Click for next page ( 52

The National Academies | 500 Fifth St. N.W. | Washington, D.C. 20001
Copyright © National Academy of Sciences. All rights reserved.
Terms of Use and Privacy Statement

Below are the first 10 and last 10 pages of uncorrected machine-read text (when available) of this chapter, followed by the top 30 algorithmically extracted key phrases from the chapter as a whole.
Intended to provide our own search engines and external engines with highly rich, chapter-representative searchable text on the opening pages of each chapter. Because it is UNCORRECTED material, please consider the following text as a useful but insufficient proxy for the authoritative book pages.

Do not use for reproduction, copying, pasting, or reading; exclusively for search engines.

OCR for page 51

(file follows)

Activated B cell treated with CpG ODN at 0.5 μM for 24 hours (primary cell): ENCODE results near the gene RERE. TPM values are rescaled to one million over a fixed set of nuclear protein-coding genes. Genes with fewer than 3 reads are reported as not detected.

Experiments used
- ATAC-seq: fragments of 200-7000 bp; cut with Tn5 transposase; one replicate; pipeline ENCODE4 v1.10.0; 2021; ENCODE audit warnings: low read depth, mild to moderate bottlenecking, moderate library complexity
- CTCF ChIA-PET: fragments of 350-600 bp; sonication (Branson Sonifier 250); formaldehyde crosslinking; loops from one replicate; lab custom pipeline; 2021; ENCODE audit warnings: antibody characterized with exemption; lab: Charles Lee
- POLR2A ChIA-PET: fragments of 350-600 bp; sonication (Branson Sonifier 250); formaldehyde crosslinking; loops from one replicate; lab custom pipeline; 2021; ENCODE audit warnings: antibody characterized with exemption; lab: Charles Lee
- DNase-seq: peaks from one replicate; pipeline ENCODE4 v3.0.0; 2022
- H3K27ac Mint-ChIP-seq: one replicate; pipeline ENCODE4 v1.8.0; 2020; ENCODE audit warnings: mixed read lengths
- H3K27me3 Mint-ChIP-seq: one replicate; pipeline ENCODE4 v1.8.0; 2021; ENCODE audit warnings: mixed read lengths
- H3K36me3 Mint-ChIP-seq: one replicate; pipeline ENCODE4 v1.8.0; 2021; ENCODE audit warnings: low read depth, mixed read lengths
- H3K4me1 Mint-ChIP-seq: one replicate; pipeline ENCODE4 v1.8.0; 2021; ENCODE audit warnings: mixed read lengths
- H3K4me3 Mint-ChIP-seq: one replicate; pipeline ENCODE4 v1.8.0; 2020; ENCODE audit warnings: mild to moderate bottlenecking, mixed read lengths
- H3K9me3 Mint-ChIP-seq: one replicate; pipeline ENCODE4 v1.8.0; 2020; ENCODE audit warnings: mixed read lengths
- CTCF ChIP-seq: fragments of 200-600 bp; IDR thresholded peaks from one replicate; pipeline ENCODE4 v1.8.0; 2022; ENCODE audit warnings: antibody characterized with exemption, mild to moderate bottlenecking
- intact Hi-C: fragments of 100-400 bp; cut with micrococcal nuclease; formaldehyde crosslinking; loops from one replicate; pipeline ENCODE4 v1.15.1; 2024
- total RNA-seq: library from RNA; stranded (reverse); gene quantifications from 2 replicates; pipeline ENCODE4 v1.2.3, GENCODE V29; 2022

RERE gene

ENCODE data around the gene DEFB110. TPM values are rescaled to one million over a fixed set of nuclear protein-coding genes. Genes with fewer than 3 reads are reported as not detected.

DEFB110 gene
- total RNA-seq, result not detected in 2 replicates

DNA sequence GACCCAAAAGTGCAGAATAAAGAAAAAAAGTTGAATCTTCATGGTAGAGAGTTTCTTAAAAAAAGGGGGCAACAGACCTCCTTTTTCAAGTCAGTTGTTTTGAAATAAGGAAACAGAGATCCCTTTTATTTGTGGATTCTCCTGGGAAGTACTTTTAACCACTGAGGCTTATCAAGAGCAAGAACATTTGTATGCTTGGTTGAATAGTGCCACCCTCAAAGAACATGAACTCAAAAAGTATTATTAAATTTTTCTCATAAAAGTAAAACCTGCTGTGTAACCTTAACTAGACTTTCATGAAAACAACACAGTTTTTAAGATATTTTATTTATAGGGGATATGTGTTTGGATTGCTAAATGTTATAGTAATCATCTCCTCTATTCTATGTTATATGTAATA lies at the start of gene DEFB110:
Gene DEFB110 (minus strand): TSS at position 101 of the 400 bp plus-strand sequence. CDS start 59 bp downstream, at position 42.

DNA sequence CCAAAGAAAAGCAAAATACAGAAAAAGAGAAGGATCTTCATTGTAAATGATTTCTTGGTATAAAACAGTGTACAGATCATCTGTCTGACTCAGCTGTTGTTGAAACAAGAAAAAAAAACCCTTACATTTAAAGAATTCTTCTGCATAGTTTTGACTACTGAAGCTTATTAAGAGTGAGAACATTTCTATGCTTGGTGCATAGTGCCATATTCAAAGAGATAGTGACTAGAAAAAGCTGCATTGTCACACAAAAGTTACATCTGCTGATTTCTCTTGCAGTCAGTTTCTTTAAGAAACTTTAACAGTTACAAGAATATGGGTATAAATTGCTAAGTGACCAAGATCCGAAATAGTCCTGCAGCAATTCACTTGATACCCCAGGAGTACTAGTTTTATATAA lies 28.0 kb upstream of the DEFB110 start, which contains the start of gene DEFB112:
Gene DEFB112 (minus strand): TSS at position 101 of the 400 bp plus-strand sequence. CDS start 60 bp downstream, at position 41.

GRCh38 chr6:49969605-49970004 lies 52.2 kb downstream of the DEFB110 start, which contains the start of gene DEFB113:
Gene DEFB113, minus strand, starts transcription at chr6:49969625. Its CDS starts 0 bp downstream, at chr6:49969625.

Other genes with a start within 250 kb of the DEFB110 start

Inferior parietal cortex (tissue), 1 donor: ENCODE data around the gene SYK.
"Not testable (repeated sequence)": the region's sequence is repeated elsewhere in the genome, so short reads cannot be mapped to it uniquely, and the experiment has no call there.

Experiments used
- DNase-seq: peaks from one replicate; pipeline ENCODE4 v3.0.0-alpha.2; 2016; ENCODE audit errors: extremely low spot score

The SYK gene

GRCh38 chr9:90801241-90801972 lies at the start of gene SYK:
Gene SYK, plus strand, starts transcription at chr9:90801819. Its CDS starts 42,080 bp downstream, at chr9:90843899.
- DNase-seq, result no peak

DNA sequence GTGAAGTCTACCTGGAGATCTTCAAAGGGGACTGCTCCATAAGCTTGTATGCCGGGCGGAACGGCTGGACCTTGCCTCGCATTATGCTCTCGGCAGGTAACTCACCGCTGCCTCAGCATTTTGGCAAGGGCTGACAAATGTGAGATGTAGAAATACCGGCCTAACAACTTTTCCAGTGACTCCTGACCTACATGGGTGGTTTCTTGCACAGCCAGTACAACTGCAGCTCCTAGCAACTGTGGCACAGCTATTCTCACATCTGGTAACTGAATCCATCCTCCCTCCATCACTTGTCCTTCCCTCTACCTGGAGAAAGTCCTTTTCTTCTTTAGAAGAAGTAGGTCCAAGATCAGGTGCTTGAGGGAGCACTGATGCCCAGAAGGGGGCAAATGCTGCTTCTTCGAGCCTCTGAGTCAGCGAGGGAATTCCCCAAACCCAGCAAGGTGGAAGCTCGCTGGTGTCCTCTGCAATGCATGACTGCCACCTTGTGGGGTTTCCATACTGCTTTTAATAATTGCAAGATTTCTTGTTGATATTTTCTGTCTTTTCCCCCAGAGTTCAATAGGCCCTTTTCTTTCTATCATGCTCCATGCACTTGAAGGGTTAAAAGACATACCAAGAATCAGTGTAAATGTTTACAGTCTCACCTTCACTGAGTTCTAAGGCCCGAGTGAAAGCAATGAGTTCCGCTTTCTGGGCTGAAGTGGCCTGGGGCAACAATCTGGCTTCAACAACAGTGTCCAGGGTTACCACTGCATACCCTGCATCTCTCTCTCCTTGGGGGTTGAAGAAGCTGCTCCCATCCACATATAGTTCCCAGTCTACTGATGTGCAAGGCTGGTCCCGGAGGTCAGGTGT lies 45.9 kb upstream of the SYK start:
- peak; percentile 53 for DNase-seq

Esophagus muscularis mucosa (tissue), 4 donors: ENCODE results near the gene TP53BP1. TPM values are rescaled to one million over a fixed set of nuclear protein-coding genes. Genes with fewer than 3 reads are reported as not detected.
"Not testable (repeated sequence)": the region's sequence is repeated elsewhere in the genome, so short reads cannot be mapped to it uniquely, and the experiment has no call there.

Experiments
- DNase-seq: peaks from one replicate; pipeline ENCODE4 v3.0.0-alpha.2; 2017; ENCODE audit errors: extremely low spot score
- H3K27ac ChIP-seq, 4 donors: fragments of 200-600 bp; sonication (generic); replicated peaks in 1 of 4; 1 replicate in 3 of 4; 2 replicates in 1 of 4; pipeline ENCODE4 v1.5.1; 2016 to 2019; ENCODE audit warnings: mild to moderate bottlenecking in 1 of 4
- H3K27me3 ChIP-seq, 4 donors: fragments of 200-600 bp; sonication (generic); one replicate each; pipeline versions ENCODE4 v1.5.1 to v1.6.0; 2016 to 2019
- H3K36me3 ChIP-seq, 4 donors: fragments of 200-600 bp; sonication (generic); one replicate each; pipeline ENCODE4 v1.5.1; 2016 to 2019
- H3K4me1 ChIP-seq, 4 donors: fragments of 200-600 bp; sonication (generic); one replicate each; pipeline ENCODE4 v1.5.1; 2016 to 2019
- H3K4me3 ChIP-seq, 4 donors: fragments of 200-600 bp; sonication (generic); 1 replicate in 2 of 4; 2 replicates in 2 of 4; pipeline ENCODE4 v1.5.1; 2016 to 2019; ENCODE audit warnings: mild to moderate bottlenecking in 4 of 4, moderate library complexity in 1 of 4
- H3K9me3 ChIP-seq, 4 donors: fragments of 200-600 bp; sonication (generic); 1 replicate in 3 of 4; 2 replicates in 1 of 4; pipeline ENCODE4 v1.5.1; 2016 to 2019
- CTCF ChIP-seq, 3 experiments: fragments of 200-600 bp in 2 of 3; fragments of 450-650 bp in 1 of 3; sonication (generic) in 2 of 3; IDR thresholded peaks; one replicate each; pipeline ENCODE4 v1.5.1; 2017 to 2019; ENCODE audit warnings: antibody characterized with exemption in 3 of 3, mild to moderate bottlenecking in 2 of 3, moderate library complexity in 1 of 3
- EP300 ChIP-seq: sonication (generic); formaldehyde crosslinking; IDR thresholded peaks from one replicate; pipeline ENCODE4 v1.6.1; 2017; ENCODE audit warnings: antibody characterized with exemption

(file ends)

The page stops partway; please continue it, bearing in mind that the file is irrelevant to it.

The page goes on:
51 for the majority of circulators, but almost 20% of respon- funding are also concerns. Eleven percent of survey dents indicated that there is no integration and that the respondents reported no drawbacks. circulator is separate from the rest of the transit system. Most respondents reported no significant impact to the A majority of respondents named the transit agency as design and operation of the downtown circulator as a having overall responsibility for marketing. Agencies result of downtown's changing role. Several agencies promoting tourism, hotels, the convention center, and modified the circulator to serve nonresidential trip gener- downtown employers are likely to participate in mar- ators such as hospitals, employment centers, historic sites, keting efforts. A wide variety of marketing activities are retail, schools and universities, and entertainment dis- undertaken for downtown circulators. tricts. New residential areas were cited by 13% of respon- Survey respondents assessed various elements in terms dents. Some of these destinations required changed or of whether they were constraining factors in the start-up expanded times of service. and ongoing operation of the downtown circulator. Improvements related to more and more certain funding Funding is the only element characterized as a major from a variety of sources were most frequently men- constraint at a majority of agencies. Operating funding tioned. Many other responses were also received, some dominated the list of major constraints. of which conflicted with each other; for example, more For all circulators in the sample, the median ridership public input versus limited outreach efforts or whether to was 600 on weekdays (30 circulators), 1,100 on Satur- implement versus discontinue a fare-free zone. This day (20 circulators), and 1,500 on Sunday (16 circula- question elicited the greatest variety of comments and the tors). Median productivity (measured as riders per least convergence on a clear set of desired improvements. revenue hour) was 23 on weekdays and 26 on both Sat- urday and Sunday. These results are misleading, because circulators with high ridership are more likely to operate LESSONS LEARNED--SURVEY RESPONDENTS on Saturday and Sunday. After controlling for the num- ber of days per week of operation, median ridership and Survey respondents shared lessons learned from the planning, productivity are highest on weekdays. Median ridership implementation, and operation of downtown circulators. The and productivity are generally proportional to service lessons learned were grouped into ten broad categories. area population; downtown circulators in larger cities Lessons regarding partnerships led the list of topic areas, fol- have higher ridership and are more productive. Down- lowed by service design and branding/attracting new riders. town circulators oriented toward tourists and visitors have the highest median ridership and productivity. Cir- Partnerships are important when planning and imple- culators in Charlotte, Long Beach, Philadelphia, San menting a downtown circulator. Although funding part- Antonio, and Santa Barbara rank highest in the tourist/ nerships are ideal, these are the exception rather than the visitor category in terms of ridership. rule. The process of enlisting a diverse group of stake- holders early on in the design of the service results in valuable input regarding routing decisions as well as AGENCY ASSESSMENTS OF DOWNTOWN CIRCULATORS ownership in the circulator concept. Partnerships provide political support for the circulator and change the per- Results regarding the success of the downtown circula- ception of transit in the business community. Ongoing tor are positive. Thirty-six percent of survey respondents communication once the circulator is in operation is of rated the circulator as very successful and 36% rated it great value in maintaining interest and support. as somewhat successful. Frequent service is one key to success. Respondents The primary benefits of the downtown circulator include cited 10 min or better as an ideal frequency, whereas the improved downtown mobility and circulation, greater median frequency of downtown circulators was reported downtown access for transit riders, a way for tourists as 10 to 15 min. Short routes mitigate the cost of fre- to get around, a means for employees to get around quent operation while still connecting as many destina- downtown, and positive impacts on transit (increased tions as possible. Simple and direct routes are important, ridership and revenue, very frequent downtown service, as are consistent, clockface headways. improved image, and an opportunity to streamline other Branding the downtown circulator with a unique, inter- routes). esting paint and graphics scheme to make the vehicles Drawbacks to the downtown circulator involve the ten- stand out is especially important if the target market is sion between providing very frequent and direct service visitors and tourists. The downtown circulator is the versus serving all locations that want to be served, low face of the transit system to visitors and nontransit users speeds owing to downtown congestion, difficulty in who work or live downtown. maintaining schedules, and negative transit impacts (a Friendly operators knowledgeable about downtown are circulator takes riders from other routes, maintenance important for attracting new riders. Some respondents expense, and confusion for regular system riders). Low reported working with their operators' union to select and ridership, expense, irregular demand, and inadequate train drivers who can double as downtown ambassadors.